The missing data rate was low in our sub-sample of the GSS (for example, the rate for education was .74%). The only variable for which it was necessary to impute data was family income. In that case, a two-step procedure was used: when total household income data were missing, the answer to survey questions identifying individual income categories for the respondent and the spouse (when present) was used to provide a basis for the assignment into the above or below median categories. When all of the income variables were missing, data were imputed on the basis of probabilities of belonging to either category computed from the education, and working status of the families in the given province.
Data processing and analysis was conducted in Stata 15 (Stata Statistical Software: Release 15 2017). Each table from the GSS was generated three times, first, to ensure that the individual cell counts met the Statistics Canada minimum requirement of five units in a cell. In a second step, household weights provided for each record were applied. Lastly, a “svy:tabulate” module was run to provide coefficients of variation to determine the reliability of the data within individual cells.
The results presented in this article are primarily descriptive. In many cases, we present percentage distributions rather than actual numerical estimates to emphasize the focus on the distributional characteristics of individual types of care and families who are using it. We also show odds ratios with 95% confidence intervals to identify effect sizes when illustrating a particular characteristic of interest within individual figures and tables.
To test differences in family characteristics by type of care used, we ran three multinomial regression analyses. In the first, we compared the family characteristics of parents who reported having no care at all with those of parents who reported using either licensed or any form of unlicensed care including care by nannies and relatives. In the second analysis, the outcome variable was nominal with four categories as follows: licensed center-based, licensed HHC; unlicensed care, and no care.
When child care centers (which in Canada are always licensed) and licensed HCC are grouped together, we refer to this grouping as the “licensed” sector; the “unlicensed” sector is comprised of all other care delivered within private home settings. Not using any care was used as a reference in both sets of analyses. The independent variables included in all models were number of preschool aged children in the family, family income level compared to a provincial median, full-time work status, combined level of family educational attainment, and age of the youngest non-infant child. We use results from these analyses to identify the contribution of the individual variables to the type of care used.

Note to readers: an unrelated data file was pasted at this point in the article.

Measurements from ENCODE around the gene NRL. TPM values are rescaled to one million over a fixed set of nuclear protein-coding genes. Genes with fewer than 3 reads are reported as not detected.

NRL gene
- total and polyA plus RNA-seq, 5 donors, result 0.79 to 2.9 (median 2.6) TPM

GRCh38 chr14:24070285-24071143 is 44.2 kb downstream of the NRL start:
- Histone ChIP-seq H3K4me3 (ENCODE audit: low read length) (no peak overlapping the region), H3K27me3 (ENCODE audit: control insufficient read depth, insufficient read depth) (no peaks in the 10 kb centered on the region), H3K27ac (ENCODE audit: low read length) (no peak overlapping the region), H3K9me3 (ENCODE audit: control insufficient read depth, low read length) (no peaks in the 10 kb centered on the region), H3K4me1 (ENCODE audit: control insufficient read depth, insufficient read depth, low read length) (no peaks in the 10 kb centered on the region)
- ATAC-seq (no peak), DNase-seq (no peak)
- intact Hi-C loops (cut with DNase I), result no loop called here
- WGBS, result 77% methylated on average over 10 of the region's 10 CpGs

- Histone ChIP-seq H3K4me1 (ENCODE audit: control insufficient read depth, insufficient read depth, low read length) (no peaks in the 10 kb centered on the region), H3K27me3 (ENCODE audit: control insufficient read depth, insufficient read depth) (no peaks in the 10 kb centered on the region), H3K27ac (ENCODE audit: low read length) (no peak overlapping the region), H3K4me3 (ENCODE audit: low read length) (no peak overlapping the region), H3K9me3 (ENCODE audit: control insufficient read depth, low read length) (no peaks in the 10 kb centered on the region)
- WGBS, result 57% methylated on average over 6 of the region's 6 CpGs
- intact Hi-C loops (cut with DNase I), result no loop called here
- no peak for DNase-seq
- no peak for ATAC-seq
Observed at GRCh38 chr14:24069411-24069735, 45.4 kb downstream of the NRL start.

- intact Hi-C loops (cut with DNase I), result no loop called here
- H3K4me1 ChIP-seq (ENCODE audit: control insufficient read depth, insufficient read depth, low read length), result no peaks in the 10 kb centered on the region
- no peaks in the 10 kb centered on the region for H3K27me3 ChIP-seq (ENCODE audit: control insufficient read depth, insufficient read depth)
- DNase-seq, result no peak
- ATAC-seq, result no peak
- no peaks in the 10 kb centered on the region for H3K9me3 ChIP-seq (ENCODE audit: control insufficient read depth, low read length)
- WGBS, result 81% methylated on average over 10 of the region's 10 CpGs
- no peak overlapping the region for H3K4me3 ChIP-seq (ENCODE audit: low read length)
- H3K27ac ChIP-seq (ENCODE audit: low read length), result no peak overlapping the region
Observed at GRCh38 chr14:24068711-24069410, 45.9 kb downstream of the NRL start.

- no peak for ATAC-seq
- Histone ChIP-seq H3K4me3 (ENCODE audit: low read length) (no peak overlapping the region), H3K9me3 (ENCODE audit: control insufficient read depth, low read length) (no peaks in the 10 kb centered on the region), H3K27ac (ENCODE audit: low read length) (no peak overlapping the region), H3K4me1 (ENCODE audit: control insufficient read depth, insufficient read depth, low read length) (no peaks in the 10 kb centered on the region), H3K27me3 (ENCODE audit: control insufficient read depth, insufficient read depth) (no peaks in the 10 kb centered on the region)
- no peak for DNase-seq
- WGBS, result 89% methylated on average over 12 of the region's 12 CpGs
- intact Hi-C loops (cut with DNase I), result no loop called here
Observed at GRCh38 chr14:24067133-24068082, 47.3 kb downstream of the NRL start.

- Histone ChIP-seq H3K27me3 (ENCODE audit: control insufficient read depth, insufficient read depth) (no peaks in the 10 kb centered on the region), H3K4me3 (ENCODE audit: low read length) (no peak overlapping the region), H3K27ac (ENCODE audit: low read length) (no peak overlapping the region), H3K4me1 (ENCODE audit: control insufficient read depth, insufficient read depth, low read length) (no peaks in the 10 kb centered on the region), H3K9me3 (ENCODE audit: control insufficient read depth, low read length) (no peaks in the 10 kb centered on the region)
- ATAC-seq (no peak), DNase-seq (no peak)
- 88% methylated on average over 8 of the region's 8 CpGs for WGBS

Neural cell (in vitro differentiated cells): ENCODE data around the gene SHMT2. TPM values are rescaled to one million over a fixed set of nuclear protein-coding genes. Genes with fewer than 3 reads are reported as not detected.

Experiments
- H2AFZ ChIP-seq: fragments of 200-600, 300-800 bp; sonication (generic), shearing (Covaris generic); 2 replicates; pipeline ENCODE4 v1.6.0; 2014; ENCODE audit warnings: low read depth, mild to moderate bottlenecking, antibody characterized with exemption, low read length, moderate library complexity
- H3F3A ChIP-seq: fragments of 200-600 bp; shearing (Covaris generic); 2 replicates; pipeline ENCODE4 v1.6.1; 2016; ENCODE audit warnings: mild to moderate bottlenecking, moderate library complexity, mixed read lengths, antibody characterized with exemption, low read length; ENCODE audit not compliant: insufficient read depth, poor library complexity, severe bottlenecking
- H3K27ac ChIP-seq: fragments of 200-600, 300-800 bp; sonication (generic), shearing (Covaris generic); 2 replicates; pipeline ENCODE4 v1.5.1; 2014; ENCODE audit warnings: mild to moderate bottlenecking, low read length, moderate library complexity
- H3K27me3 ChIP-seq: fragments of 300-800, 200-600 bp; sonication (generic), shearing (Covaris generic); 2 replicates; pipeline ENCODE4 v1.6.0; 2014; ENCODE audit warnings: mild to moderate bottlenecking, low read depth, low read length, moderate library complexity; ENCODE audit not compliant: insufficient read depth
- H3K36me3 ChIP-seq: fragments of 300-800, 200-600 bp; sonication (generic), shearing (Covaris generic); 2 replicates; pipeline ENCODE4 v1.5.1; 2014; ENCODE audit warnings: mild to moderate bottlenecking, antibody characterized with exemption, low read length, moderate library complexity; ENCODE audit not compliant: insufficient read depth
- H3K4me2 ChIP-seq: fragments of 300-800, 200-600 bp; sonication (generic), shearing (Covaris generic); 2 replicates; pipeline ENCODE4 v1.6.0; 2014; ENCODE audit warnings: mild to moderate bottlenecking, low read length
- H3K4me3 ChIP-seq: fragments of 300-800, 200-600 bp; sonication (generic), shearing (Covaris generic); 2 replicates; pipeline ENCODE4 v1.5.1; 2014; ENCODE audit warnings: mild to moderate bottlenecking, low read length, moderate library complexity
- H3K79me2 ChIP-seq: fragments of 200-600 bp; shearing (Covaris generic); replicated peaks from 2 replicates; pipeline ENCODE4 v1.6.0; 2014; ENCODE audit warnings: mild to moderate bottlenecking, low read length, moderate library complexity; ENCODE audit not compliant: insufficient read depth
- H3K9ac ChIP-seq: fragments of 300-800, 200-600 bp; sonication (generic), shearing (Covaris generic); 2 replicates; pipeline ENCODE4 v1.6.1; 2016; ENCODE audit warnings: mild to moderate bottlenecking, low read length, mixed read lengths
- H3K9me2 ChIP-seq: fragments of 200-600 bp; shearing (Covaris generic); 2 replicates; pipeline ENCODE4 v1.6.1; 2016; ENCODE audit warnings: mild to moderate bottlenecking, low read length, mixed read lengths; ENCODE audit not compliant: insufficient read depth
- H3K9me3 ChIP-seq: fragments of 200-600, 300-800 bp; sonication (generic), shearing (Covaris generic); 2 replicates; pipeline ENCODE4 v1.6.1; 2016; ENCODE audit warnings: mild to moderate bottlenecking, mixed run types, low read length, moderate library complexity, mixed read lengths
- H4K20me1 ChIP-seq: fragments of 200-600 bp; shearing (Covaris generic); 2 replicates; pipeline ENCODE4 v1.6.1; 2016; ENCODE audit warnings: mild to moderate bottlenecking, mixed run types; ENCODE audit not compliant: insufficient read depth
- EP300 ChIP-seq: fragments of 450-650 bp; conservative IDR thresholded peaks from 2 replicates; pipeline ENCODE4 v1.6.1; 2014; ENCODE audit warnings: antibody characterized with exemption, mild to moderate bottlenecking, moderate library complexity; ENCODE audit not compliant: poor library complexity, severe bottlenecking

In each model, we show a Relative Risk Ratio (RRR) which can be interpreted as the percentage that the outcome—that is, the type of care of interest—is more or less likely to occur compared to the base outcome of not using any child care if all the other variables are held constant. For ease of interpretation, we use the terms “odds ratio” and “likelihood” rather than “Relative Risk Ratio”.
Our analysis first describes child care usage across Canada. We then explore some of the family characteristics associated with using different types of care to address our equity in ECEC utilization question. Whenever possible without transgressing Statistics Canada’s confidentiality restrictions and reliability guidelines, we then replicate the same analyses on a regional level. Regions are defined as follows: the four Atlantic provinces; Quebec; Ontario; the Prairie provinces and BC. In reporting the regional-level data, we use overall patterns for Canada as a comparison. In addition, we present the data for Canada without Quebec since availability, cost and usage rates are dramatically different in that province compared to the Rest of Canada (ROC). Finally, we present data for Ontario only to allow us to compare use of unlicensed HCC as reported in the GSS for that province to estimates based on Ontario government surveys.
Part I—Utilization across Canada
Figure 1a, b describes utilization patterns across the country for children from all families and for children from families in which all parents work full-time.
Figure 1a tracks ECEC utilization for all Canadian families with children who are older than 12 months but have not yet enrolled in the formal schooling in their province. All children are included regardless of their parents’ work status. The majority of children (54.4%) across the country are in some form of ECEC. Parents report that nearly twice the number of children are in licensed compared to unlicensed care. Among the four types of unlicensed HCC, care by a stranger outside the child’s home is the most prevalent with parents reporting that 124,000 children (34.3% of all types of care that is not licensed) across the country receive such care.
Figure 1b focuses on children whose parents worked full-time. Not surprisingly, a much higher proportion (76.5%) of children from working families attends ECEC services on a regular basis. Nearly one quarter (23.5%) of children below the age of school entry whose parents work 30 or more hours per week do not access regular non-parental care.
Part II—Who uses what type of care across Canada